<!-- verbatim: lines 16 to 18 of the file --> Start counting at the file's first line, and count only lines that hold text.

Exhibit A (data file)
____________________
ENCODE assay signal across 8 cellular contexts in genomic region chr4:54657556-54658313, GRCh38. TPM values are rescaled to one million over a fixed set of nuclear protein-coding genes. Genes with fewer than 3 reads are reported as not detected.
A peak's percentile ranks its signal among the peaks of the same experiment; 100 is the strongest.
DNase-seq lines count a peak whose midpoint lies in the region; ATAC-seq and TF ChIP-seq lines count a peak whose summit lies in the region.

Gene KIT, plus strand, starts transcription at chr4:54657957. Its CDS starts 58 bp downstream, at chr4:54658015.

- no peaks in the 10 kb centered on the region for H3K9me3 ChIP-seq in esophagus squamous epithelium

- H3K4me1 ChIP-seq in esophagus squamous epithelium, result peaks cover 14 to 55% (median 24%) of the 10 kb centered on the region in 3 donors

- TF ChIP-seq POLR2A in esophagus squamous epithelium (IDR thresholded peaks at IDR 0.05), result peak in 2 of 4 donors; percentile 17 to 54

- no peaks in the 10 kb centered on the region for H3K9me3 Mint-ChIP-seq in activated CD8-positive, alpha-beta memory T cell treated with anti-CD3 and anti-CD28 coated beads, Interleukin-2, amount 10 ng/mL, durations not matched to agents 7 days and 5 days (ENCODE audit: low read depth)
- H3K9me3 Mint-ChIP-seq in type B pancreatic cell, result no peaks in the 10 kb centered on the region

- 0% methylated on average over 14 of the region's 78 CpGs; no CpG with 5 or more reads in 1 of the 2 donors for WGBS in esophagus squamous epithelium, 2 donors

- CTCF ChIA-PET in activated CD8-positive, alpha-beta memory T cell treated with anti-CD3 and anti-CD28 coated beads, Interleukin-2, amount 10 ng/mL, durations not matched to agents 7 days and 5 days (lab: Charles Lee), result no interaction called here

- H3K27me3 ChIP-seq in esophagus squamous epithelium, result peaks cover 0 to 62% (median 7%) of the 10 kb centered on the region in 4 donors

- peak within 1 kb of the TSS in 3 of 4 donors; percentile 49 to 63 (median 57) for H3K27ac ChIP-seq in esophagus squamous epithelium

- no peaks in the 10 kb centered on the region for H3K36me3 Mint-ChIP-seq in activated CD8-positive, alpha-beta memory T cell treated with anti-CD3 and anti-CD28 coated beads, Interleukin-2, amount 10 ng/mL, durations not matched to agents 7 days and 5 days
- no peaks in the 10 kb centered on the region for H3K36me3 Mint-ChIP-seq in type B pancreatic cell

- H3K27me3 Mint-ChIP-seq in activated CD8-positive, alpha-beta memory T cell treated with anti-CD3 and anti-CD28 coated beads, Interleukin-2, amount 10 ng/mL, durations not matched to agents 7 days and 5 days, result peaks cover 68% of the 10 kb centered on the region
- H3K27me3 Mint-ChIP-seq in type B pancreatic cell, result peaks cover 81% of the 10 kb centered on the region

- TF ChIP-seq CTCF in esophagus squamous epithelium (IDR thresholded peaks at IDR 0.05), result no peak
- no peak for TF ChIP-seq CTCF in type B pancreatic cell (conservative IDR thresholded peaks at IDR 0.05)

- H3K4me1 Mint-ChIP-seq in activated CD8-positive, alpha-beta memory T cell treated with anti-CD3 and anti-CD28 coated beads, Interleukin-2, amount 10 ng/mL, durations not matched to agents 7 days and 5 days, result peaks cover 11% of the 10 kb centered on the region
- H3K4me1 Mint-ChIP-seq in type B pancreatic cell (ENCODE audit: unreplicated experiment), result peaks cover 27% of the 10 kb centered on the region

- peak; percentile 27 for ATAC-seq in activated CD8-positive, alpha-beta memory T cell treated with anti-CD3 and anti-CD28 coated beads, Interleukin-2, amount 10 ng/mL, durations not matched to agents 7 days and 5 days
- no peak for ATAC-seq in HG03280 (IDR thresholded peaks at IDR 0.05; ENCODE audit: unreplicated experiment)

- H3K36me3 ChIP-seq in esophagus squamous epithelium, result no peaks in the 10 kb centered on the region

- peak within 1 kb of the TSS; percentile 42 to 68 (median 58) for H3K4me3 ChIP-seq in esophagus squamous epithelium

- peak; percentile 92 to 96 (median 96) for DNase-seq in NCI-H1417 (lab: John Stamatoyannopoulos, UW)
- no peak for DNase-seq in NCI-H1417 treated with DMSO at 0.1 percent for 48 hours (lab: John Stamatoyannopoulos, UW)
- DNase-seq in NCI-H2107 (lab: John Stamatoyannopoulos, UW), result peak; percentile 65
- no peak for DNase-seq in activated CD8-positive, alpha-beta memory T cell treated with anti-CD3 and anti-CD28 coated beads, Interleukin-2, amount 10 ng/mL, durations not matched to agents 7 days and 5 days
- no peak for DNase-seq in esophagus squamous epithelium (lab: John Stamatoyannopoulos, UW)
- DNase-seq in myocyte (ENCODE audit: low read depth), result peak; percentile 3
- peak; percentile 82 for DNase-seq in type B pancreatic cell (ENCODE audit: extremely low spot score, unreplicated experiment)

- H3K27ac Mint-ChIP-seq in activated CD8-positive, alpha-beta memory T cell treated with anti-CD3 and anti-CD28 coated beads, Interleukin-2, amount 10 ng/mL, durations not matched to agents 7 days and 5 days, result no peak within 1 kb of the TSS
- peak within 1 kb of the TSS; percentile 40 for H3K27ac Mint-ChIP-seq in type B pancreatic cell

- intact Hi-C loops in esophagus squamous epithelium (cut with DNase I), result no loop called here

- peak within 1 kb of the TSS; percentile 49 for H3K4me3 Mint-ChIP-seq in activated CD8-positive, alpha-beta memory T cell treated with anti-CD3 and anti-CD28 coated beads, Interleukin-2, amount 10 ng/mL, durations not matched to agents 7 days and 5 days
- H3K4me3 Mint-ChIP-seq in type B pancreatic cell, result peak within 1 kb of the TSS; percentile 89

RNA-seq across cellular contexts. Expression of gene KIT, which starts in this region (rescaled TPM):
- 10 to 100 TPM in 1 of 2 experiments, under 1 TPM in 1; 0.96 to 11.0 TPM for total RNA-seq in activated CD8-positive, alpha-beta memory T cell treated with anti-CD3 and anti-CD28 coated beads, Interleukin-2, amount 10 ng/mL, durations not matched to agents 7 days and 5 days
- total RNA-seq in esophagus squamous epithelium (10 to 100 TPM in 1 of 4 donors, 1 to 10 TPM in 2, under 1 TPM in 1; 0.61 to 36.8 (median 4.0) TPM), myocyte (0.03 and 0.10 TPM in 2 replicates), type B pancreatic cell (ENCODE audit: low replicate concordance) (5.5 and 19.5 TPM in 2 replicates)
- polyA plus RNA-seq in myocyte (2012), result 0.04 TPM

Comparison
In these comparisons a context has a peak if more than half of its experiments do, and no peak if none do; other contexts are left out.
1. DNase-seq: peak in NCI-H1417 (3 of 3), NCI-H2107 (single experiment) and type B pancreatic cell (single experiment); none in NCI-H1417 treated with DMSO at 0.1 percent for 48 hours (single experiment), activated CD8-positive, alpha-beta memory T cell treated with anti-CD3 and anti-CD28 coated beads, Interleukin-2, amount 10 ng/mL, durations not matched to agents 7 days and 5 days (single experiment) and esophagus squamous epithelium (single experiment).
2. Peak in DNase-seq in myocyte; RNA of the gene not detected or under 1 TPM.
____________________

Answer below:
- H3K27me3 Mint-ChIP-seq in activated CD8-positive, alpha-beta memory T cell treated with anti-CD3 and anti-CD28 coated beads, Interleukin-2, amount 10 ng/mL, durations not matched to agents 7 days and 5 days, result peaks cover 68% of the 10 kb centered on the region
- H3K27me3 Mint-ChIP-seq in type B pancreatic cell, result peaks cover 81% of the 10 kb centered on the region

- TF ChIP-seq CTCF in esophagus squamous epithelium (IDR thresholded peaks at IDR 0.05), result no peak